You might recall our discussing the work of artist Jason Freeny (see here), his pop art creations elevating favorite childhood characters into playfully twisted sculptures. While he’s best known for taking toys and imbuing them with inner anatomy that’s revealed through quarter cut dissections, his oeuvre includes lots of other imaginative concepts… Like the below pictured fetal sculpture of a Lego minifigure, which is titled Brick Baby (2016).
Jason Freeny - Brick Baby - Figure

A Brief History of Brick Baby

This brand new edition is modeled after one of Freeny’s older sculptures, the Lego Fetus (2012). Having debuted in 2013 as part of Choice Cuts: New Sculptural Works, a solo exhibition Freeny had at Los Angeles’ 101/EXHIBIT in March of that year, the Lego Fetus morphed the traditionally rigid Lego minifigure form into the relaxed pose of a baby within the womb.

As a lifelong Lego fan, this work immediately caught my attention. Here was an iconic toy that I grew up loving reimagined into an exhibition worthy sculpture. So when Freeny partnered with Mighty Jaxx to take that one-of-a-kind piece and issue a limited edition resin version, I knew I had to get one.

My Impressions of Brick Baby

Every bit as elegantly rendered as the original, Brick Baby is limited to only 200 pieces worldwide, but it actually made its debut at this year’s New York Comic Con. Available at the convention from the Tenacious Toys booth, this is one of only 20 pieces made for that initial offering.

Packaged in a beautiful, minimally designed massive box that reflects the immediately recognizable Lego head, simple eye dots on the yellow skin tone, this piece is a truly impeccable polystone sculpture. I mention that it’s made from polystone because that is noteworthy. Anyone can immediately feel its impressive heft, but the material — a mixture of polyurethane resin and powdered stone additives — is also extremely durable. And the longevity of the Brick Baby is obviously an aspect that was considered, as the head and arms are attached by magnets.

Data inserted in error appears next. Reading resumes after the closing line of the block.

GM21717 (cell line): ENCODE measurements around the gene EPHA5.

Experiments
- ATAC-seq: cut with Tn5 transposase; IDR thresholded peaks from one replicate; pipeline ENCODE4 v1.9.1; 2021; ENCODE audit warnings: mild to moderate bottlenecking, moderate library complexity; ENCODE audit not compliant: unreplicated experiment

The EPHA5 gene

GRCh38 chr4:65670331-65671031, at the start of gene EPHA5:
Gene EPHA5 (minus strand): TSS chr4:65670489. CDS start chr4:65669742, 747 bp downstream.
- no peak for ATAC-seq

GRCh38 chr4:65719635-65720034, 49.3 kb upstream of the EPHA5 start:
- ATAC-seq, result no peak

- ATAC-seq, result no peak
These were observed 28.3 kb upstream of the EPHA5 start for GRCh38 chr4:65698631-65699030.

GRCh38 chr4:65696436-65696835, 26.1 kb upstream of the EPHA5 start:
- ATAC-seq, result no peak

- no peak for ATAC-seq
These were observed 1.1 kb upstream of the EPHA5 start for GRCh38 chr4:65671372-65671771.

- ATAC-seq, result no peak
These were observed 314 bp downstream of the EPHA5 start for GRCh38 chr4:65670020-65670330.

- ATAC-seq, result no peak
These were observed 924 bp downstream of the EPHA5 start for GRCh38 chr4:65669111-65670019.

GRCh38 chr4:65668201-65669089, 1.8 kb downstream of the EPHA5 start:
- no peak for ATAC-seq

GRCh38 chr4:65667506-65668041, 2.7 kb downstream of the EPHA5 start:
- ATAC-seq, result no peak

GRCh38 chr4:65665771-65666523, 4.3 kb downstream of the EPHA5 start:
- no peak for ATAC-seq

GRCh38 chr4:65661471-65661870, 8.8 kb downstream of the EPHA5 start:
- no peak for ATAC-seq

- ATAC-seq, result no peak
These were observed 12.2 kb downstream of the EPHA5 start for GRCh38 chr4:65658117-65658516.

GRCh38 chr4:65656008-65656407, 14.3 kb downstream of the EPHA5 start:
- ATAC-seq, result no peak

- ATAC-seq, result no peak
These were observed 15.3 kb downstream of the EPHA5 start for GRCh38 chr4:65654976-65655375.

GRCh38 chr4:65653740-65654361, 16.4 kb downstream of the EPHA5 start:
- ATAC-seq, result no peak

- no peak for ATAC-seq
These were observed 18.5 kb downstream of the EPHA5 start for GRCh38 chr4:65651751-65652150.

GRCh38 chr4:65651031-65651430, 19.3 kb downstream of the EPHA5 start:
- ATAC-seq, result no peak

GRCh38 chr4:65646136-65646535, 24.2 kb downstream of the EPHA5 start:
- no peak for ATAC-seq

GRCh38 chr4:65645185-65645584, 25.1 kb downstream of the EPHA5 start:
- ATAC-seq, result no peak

Not only did casting each of these parts separately result in cleaner surfaces on the sculpture and more precise paint application, but the fact that they avoided using glue to adhere them was definitely a smart one, especially since glue is known to degrade with age. And the conjoining tabs being odd shapes removed articulation from the equation, which makes the Brick Baby a true sculptural work of art.
The only aspect of this 11.5” tall piece that disappoints, honestly, is the umbilical cord. The piece itself is perfectly executed, with a beautiful fade of colors from one end to the other, but it is strictly held in place by gravity. On my copy, for instance, the connecting area is a bit loose. Not to the point that I’m worried it will fall out, but still… A minor imperfection in an otherwise impressively perfect piece.

Editions of Brick Baby [show]

For more information on Jason Freeny:
website | shop | facebook | instagram

Pushead & Friends - Hyperstoic Returns 2016 - Exhibition Report
The annual Hyperstoic event returned this year with, appropriately enough, Hyperstoic Returns. Taking place in Toy Tokyo's lower display level, lovingly referred to as Basement 91, this eight-person exhibition drew a massive crowd eager to see the macabre offerings. And while my wife and I arrived nearly three hours before…
KAWS - Where The End Starts - Exhibition Report
KAWS: Where the End Starts, the exhibition now open at the Modern Art Museum of Fort Worth in Texas, consists of varnished, cartoonish figures and obfuscated pop culture symbols that contain a disturbing truth: we’re just dolls, adorable but shamed, oppressed by consumer culture in the guise of collectors’ clamshell…
Hyperstoic Returns (2016)
KAWS' Where The End Starts
tagged in Jason Freeny